The IAB SA and IAB Tech Lab recently held a virtual open forum on ad experiences and measurement, which included interactive discussions with international speakers, panel thought leadership with South African executives and deep dives into the technical details of the marketing industry to facilitate conversations between industry experts, attendees and IAB Tech Lab product experts on some of the most pressing issues in our industry.
IAB Tech Lab's Amit Shetty presented on tech standards that enable improvements in ad experiences and measurement.
Shetty started by sharing a slide showing the history of the "VSUITE" and said that since 2008, when it started, they had some minor updates here and there up until 2016, when they released Vast 4.0, which is where they made a major architectural shift in terms of how things are done.
He went on to explain the history around this and said that a lot of it was driven by a move towards OTT, CTV and the SSAI requirements. So basically from a rich client-side, which is where all the ad insertions were happening over to a world where a lot of the ad insertions were happening on the server-side. This came with a lot of challenges:
He said the biggest of these challenges is how does verification work in this world, where you don't have VPAID, etc on the client-side.
Moving over to mobile challenges, Shetty said that mobile has its own set of problems with the old world, with VAST and VPAID.
Verification usually needs native SDK - something that, especially with in-app verification, where you are able to make sure that the ad that you are trying to run is viewable, etc. VPAID cannot really do that because it is transcript-based.
VPAID is generally disliked by publishers because it's a black box. Publishers are really worried about their user-experience with that.
MRAID does not support all measurement requirements
No scale in verification with proprietary SDKs
He said the best solution was to have every verification vendor provide their own SDKs. But the challenge there is that analysers would want to have their own verification vendor, their preferred verification vendor, which means that the publishers would have to include SDKs from all these different verification vendors.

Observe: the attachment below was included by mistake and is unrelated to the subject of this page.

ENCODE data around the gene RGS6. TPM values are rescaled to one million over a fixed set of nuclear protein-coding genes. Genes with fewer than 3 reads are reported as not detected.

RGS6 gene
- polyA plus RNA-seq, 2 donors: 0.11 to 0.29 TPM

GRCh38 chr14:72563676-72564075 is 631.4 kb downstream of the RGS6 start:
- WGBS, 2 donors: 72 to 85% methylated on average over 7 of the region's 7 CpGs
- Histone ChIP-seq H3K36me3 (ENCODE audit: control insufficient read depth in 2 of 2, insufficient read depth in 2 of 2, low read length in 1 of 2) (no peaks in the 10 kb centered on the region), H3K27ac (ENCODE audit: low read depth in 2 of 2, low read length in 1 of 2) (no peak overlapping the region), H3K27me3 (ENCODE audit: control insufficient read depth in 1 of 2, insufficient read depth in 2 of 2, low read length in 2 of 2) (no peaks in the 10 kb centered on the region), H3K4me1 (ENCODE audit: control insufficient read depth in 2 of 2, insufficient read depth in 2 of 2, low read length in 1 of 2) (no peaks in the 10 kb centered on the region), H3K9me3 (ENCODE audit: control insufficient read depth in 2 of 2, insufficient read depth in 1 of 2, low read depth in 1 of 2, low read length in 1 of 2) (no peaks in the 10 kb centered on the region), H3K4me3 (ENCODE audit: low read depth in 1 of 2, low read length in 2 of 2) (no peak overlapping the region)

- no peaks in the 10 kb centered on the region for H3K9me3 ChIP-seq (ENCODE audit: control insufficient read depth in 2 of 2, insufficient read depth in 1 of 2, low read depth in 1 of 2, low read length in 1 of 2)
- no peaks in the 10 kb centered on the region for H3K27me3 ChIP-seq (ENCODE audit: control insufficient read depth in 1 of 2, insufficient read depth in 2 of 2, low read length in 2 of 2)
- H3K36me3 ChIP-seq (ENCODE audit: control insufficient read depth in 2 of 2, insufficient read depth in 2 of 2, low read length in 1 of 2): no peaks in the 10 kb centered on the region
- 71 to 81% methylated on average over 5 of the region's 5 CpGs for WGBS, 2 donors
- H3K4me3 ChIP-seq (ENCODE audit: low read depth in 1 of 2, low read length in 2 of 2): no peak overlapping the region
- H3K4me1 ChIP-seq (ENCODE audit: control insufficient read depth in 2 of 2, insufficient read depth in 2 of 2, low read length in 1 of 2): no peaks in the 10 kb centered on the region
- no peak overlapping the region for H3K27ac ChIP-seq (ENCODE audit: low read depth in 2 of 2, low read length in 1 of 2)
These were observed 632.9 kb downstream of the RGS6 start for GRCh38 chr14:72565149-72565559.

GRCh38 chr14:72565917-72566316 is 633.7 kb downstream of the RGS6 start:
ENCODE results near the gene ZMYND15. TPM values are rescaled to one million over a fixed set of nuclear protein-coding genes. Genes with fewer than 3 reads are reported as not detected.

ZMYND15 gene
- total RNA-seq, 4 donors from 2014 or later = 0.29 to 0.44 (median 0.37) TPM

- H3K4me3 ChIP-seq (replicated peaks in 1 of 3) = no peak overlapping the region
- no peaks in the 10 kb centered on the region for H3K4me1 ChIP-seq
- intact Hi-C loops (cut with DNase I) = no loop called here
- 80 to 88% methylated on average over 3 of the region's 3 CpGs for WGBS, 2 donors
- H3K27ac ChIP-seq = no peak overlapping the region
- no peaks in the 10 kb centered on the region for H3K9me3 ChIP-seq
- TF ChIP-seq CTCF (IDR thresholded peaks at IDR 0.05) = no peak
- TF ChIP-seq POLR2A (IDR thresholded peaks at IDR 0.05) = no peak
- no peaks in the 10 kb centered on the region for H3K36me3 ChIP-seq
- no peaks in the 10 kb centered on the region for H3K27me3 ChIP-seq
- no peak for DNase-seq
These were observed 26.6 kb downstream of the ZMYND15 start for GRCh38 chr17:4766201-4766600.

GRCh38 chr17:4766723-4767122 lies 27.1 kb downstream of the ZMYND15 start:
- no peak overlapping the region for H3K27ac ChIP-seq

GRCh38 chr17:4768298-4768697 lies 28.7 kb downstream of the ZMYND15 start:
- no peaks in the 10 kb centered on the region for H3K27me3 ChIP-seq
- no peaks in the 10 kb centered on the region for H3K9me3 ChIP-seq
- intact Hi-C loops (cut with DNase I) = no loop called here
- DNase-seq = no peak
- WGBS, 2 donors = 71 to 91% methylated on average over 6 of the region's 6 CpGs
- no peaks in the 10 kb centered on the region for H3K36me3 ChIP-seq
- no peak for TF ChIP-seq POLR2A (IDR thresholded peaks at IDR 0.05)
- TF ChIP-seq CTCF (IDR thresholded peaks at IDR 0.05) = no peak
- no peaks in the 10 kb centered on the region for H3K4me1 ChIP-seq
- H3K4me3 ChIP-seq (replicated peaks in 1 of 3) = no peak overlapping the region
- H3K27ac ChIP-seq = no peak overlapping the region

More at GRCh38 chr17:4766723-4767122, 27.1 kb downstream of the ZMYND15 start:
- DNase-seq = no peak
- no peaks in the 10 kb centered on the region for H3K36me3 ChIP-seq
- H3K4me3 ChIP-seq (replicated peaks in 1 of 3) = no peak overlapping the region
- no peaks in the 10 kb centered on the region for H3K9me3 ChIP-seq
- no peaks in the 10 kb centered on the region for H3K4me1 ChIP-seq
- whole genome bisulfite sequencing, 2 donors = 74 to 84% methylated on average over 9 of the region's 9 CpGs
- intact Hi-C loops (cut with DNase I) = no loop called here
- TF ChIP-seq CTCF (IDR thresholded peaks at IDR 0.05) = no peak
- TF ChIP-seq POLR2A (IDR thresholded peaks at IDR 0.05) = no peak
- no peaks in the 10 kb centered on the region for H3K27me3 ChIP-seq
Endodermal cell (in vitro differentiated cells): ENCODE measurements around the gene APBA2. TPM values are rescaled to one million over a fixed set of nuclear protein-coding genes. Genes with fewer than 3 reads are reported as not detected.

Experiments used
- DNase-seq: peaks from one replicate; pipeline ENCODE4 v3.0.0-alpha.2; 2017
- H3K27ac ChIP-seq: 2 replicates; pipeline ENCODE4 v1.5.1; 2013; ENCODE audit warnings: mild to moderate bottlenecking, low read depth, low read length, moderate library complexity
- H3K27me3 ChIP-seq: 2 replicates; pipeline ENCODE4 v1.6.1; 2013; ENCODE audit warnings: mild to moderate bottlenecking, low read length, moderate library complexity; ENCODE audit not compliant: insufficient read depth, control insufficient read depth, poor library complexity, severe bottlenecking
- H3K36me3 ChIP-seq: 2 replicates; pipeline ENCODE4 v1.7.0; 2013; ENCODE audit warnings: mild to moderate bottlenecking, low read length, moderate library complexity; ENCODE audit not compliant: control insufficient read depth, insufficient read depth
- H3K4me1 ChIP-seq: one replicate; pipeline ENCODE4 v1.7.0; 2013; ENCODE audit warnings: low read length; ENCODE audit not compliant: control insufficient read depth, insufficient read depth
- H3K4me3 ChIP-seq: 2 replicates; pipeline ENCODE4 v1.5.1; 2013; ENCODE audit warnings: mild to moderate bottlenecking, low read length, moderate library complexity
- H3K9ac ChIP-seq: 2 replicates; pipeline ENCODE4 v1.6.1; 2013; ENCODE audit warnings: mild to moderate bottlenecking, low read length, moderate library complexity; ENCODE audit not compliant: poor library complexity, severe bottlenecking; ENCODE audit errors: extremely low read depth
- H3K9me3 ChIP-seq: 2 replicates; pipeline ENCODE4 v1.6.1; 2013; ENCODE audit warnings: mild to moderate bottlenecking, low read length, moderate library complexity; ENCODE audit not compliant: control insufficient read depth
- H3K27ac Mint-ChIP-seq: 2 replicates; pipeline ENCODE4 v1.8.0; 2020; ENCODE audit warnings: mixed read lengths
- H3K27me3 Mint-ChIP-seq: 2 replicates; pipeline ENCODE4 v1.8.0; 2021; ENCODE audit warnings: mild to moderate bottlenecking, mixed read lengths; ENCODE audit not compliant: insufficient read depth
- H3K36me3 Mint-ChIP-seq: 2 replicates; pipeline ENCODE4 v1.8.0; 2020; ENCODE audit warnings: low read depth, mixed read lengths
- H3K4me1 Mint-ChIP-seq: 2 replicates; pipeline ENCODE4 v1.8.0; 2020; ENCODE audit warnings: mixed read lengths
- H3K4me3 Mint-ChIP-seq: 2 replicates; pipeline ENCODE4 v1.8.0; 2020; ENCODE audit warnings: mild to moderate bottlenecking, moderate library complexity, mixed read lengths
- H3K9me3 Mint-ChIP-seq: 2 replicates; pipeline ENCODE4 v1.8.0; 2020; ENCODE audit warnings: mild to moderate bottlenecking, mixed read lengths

He said what they are trying to do is help simplify that entire ad-tech of standards. They are trying to clear about three categories; delivery, measurement and interactivity.
For delivery, they are going with VAST 4, for measurement, they're going with OMID - open measurement and for interactivity, they're going with SIMID:
Shetty also talked a bit about the meta-data related topics, specifically focusing on the UniversalAdID feature in VAST 4.0. This is the ID to clearly identify video creative assets - across platforms. This is important for reporting but also for things like frequency capping for example, in the case of SSAI/caching, etc.
He said this has been a problem because everyone reviews their own IDs, there's no real consistent mechanism across platforms. So, UniversalAdID is a feature where they combine the "registry" plus the actual ID value, so now you can be confident that you know what you're talking about, he said.
A second important feature of VAST 4 is macros. So VAST is a response-format and with VAST 4, Shetty explained that they are trying to move forward also standardising an ad request format.
He said that they have now separated the macros onto a separate page, which allows us to grow out the macros without having to update the VAST 4 specs.
View the latest/current list of the "official" macros defined by the IAB Tech Lab's Digital Video Technical Working Group here.
The benefits include: